Many families have young children and pets, and so today’s article is aimed at keeping you safe. Today you’ll find out which holiday plants need to be kept out of reach of children and pets.
The poinsettia plant blooms with those stunning big flowers! The flowers aren’t really “flowers,” they’re just leaves that turned a pretty color. Did you know that the plants green leaves actually provide the color of the bloom you see, based upon the amount of light it gets? That’s why some varieties have red, white or pink flowers! The sap causes oral irritation, cramps and stomach upset.
The Christmas Rose
Sometimes called Helleborus niger, the “Christmas rose” plant is dangerous to children and dogs due to the content of cardiac glycosides. That term is actually a drug category that includes the heart drug called digoxin. The plant also contains poisonous “bufadienolides.”
This flower doesn’t look like an actual rose that you might be imagining. It is shown here so that you can spot it right away –> it’s a white (or pink) flower with a yellow center, and it comes in a few other varieties. Symptoms of ingestion of The Christmas Rose can be dangerous, and include throat problems, weakness, nausea, vomiting, diarrhea, stomach upset and drooling.
The kissing sprig. If you pass beneath the mistletoe, you can get one planted on you! It’s a well-known holiday tradition and symbol of love! American mistletoe (Phoradendron serotinum) is different and safer, compared to its European cousin known botanically as Viscum album. American mistletoe is not toxic like the European variety, but here in the states, it’s come down to guilt by association.
There are many spring blooming bulbs that I had in my house such as daffodil, hyacinth and amaryllis. Some of you bring the bulbs indoors during winter, however these bulbs can be accidentally mistaken for garlic or shallots, or eaten by a pet or child. Many are quite poisonous and can induce mouth irritation, vomiting, diarrhea and other symptoms.
Boughs of holly offer homeowners some stunning holiday decor options, but the berries are toxic to pets and people. It can cause local irritation in your mouth as well as severe diarrhea, vomiting, dehydration, drowsiness, the jitters and physical weakness. The holly leaves are prickly so those aren’t safe either, but it’s really the the berries that are the most harmful because they contain cyanogenic glycosides, as well as another toxin that acts similarly to theophylline. If you decide to decorate with holly, as shown in the picture SHOWN HERE with the Reindeer Cupcake Recipe, it’s better to use the faux/plastic sort (just keep it away from toddlers because of the little berries that come on them). To summarize it’s the live version that is potentially toxic but even if you use faux holly you still have to look out for the berries because they’re a choking hazard.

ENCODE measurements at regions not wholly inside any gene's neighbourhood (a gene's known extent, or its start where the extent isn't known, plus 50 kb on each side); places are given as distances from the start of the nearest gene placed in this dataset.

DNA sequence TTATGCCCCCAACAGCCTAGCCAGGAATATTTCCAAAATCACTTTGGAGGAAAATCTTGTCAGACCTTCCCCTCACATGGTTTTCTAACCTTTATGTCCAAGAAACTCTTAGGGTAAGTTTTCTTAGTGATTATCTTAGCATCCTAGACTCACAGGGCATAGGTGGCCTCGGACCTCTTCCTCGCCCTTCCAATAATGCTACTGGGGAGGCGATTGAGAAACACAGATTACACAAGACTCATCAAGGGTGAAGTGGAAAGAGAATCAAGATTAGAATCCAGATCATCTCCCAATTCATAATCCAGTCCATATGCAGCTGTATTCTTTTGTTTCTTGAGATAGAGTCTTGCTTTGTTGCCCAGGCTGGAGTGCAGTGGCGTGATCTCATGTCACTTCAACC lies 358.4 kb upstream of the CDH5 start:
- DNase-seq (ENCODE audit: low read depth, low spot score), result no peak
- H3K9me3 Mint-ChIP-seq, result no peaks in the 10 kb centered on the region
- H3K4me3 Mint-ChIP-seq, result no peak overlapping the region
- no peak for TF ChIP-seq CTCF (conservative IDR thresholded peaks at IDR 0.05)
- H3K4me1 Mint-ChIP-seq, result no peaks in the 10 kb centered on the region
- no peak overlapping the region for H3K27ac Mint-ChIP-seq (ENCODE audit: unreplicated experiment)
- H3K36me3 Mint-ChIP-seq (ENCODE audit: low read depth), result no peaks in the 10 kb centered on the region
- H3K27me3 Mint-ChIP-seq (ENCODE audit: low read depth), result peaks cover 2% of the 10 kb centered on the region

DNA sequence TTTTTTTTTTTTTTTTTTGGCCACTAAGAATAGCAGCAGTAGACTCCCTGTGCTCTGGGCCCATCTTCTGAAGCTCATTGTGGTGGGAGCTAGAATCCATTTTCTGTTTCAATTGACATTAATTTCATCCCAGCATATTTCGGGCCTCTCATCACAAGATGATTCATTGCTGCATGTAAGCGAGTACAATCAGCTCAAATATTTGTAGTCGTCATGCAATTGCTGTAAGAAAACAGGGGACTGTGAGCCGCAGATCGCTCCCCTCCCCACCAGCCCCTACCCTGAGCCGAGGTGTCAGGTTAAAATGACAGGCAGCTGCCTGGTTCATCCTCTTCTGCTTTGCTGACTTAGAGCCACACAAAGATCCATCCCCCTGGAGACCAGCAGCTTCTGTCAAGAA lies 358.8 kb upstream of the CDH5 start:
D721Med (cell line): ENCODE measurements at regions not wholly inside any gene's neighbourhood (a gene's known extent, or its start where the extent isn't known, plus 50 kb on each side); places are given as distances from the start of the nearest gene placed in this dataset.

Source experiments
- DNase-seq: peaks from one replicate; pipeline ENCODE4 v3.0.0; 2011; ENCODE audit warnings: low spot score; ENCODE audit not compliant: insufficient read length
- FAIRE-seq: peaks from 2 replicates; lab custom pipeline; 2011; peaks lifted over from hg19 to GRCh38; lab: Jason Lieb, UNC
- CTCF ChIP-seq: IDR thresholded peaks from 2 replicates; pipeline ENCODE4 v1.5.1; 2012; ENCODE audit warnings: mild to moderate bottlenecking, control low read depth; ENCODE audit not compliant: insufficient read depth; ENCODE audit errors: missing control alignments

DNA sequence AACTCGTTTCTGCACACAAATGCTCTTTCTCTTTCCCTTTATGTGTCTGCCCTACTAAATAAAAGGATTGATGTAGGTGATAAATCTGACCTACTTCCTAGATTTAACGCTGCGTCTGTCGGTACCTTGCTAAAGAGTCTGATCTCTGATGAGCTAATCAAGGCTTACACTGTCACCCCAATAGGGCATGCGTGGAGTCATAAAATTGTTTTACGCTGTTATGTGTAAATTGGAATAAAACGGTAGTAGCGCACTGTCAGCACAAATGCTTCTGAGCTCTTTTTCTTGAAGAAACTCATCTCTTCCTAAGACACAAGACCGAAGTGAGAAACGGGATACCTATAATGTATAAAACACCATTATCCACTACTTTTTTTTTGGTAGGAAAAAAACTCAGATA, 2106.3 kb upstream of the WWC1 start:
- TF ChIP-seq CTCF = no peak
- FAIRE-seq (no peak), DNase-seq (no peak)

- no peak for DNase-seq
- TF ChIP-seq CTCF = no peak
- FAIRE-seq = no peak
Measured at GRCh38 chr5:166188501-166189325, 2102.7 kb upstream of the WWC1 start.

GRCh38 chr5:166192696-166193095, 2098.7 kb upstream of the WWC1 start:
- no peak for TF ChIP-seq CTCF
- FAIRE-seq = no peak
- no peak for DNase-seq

If you love the scent of a beautiful living spruce tree, and bring one home for the holidays, I recommend you feed it with plain water. Don’t use the commercial preservatives because most brands can cause stomach upset, nausea, vomiting and eye irritation. Whether or not this causes sensitivity is really dependent on what your tree preservative contains. Pathogens like bacteria and fungus will grow in stagnant water so make sure you keep the water fresh.
Many poisonings can occur during visits because if a family hosts you that isn’t used to either pet or child-proofing their home, they may have decorated their home with these types of plants. It’s important to seek medical advice if you are exposed to one of these plants. The number to the Poison Control Center is (800) 222-1222 in case you need it.
Suzy Cohen, has been a licensed pharmacist for over 30 years and believes the best approach to chronic illness is a combination of natural medicine and conventional. She founded her own dietary supplement company specializing in custom-formulas, some of which have patents. With a special focus on functional medicine, thyroid health and drug nutrient depletion, Suzy is the author of several related books including Thyroid Healthy, Drug Muggers, Diabetes Without Drugs, and a nationally syndicated column.